If any good news can be gleaned from a recent spate of mass shootings in the United States, it’s that these horrific incidents tend to raise awareness and spur employers to find new and better ways to improve the safety and security of their workplaces.
“It’s terrible that these things keep occurring, but the good news is that people are responding by actively seeking information and methods to make their places of business safer and less vulnerable to someone who intends to inflict damage to people and property,” said Brent O’Bryan, SPHR, VP learning and development for AlliedBarton Security Services.
A video produced by the city of Houston and released just days after the July 20, 2012, movie theater shooting in Aurora, Colo., appears to emphasize O’Bryan’s point. The six-minute video, titled “Run, Hide, Fight,” went viral and has been viewed more than a half-million times on YouTube. The video was produced by the Houston Mayor’s Office of Public Safety and Homeland Security and provides a graphic depiction of how to react if someone begins shooting in an office or public place.
O’Bryan and others experts interviewed for this article agreed that the video does a good job outlining what to do when “an active shooter” enters a place of business. Some people who have seen the video questioned the recommendation to fight back against an assailant. O’Bryan said that fighting back should always be an option but as a last resort.
“This really is nothing new in this type of video. I think how it’s presented in the video is a bit more graphic and realistic than other similar videos,” he said. “But the message is fairly well done and clearly shows that you should fight back only after all your other options have been exhausted.”
The real danger and possible misinformation of videos like the one produced by the Houston mayor’s office isn’t the message of trying to fight back, but instead when such videos are used to convey an alarmist tone.
“The Houston video doesn’t do this, but there are others like it that do,” said Larry Barton, a consultant who specializes in crisis management and prevention of workplace violence. “Alarmist attitudes can present some major challenges to employers and HR professionals.”
Alarmist tones often promote paranoia, which can lead to business owners and HR professionals being overwhelmed by workers who overreact and see threats around every corner.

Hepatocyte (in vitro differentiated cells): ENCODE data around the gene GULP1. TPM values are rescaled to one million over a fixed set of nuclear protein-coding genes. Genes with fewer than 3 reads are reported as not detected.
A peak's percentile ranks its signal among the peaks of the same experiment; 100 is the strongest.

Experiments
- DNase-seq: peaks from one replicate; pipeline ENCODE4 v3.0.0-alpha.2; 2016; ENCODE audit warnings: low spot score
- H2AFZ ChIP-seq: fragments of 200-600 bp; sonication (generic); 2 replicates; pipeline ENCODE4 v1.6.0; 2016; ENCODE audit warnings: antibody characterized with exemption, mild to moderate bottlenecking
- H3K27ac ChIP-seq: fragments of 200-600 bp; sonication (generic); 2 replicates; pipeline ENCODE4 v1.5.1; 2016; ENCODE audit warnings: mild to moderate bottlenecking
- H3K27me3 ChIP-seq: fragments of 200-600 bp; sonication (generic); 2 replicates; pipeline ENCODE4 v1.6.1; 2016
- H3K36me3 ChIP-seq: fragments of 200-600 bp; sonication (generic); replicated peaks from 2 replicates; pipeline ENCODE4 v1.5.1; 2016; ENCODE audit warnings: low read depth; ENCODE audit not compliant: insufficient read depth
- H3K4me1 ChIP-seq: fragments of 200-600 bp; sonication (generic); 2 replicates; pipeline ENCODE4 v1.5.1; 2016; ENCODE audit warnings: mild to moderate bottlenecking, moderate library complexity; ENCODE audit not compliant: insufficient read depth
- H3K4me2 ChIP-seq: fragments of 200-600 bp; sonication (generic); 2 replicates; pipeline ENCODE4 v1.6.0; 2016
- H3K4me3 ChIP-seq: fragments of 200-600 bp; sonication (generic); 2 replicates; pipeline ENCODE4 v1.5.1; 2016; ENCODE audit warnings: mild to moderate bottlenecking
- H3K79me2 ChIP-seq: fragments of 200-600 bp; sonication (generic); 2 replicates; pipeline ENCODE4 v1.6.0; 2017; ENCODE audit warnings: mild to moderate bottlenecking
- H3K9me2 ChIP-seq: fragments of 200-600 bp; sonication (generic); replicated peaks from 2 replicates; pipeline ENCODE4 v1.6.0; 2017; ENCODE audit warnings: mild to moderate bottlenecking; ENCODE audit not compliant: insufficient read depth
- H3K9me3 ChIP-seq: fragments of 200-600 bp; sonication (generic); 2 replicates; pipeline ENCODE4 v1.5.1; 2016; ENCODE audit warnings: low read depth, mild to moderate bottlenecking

“I’ve seen it happen, and employees will report every minor incident and blow everything out of proportion,” he said. “Then it becomes HR’s duty to respond to these reports, and that often becomes overwhelming.”
Barton recommended that employers have a risk analysis plan in place and have staff members trained to analyze and determine if an imminent security or safety risk exists. Most large employers have the resources and personnel to have a risk analysis team. However Barton acknowledged that small to medium-sized companies usually don’t have the resources or staff to dedicate to risk analysis.
“But any employer can have people trained on how to analyze and determine the seriousness of security risks,” said Barton, who provides security training for the FBI. “There are security experts all over the country who offer this kind of training and seminars on the topic. It’s typically a half or full day of training, so the time investment is well worth it.”
In addition, Barton recommended educating employees about how to report safety and security concerns and how to recognize warning signs that a co-worker might present a threat to others.
“Education and awareness of these issues can help defuse threatening situations and make your workplace a much safer and secure environment,” he said.
While the information presented in the Houston video is good and well done, watching the video shouldn’t suffice as a complete training course in preventing workplace violence, according to W. Barry Nixon, SPHR, executive director of the National Institute for the Prevention of Workplace Violence. Nixon said that the city of Houston video is a good rehashing of what has been a traditional approach of run, hide and fight when reacting to an active shooter.
“Our perspective is that active shooter programs are necessary but certainly not sufficient for addressing the overall issue of workplace violence,” he said. “Still many companies are focusing solely on active shooter programs, but when you do that you’re just focusing on a small portion of the problem. Companies that do this are leaving their organizations hanging out there, and only creating an illusion that they have an actual workplace violence prevention program in place.”
Bill Leonard is a senior writer for SHRM.
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